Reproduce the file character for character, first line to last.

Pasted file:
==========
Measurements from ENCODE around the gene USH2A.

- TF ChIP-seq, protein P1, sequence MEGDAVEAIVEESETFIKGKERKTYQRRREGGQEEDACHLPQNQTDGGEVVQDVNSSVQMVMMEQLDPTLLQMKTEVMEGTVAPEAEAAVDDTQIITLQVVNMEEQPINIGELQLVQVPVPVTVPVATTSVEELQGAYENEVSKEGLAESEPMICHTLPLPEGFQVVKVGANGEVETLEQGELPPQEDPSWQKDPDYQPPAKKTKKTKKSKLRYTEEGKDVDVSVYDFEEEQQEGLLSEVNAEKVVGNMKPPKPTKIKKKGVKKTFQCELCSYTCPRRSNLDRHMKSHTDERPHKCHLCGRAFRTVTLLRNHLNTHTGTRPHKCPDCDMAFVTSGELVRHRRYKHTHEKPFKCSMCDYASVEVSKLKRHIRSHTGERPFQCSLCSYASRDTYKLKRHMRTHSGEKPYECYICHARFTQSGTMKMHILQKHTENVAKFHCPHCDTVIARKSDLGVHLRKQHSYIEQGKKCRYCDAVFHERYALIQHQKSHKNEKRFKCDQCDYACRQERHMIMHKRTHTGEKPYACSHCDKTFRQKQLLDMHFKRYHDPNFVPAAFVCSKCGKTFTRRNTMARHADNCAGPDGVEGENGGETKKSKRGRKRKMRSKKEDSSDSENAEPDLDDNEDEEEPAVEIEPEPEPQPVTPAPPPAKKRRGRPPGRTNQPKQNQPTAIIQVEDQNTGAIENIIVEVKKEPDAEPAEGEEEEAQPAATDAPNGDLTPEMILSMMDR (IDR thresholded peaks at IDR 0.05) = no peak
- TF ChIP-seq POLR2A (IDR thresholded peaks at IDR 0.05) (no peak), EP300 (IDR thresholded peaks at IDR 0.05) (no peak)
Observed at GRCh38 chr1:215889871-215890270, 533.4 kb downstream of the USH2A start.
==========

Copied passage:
Measurements from ENCODE around the gene USH2A.

- TF ChIP-seq, protein P1, sequence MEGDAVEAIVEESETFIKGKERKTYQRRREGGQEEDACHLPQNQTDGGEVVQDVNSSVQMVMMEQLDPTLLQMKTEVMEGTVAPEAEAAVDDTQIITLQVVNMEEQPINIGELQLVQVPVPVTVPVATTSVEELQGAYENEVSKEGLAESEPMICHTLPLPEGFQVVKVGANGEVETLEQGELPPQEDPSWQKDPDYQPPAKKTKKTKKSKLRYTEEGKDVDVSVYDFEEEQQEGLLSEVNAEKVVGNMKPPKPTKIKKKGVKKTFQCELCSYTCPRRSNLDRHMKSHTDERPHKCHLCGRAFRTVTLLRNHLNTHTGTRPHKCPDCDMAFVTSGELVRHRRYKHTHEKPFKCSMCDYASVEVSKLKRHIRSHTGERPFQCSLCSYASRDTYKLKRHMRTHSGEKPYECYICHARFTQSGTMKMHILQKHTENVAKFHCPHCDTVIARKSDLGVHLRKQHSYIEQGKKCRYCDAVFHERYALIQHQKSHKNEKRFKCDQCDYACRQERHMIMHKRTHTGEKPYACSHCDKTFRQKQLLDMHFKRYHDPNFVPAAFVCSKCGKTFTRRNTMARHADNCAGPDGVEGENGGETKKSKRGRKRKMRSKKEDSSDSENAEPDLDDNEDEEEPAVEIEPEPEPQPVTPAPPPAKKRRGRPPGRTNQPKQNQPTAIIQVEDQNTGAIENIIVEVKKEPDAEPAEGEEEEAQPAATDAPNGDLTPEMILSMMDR (IDR thresholded peaks at IDR 0.05) = no peak
- TF ChIP-seq POLR2A (IDR thresholded peaks at IDR 0.05) (no peak), EP300 (IDR thresholded peaks at IDR 0.05) (no peak)
Observed at GRCh38 chr1:215889871-215890270, 533.4 kb downstream of the USH2A start.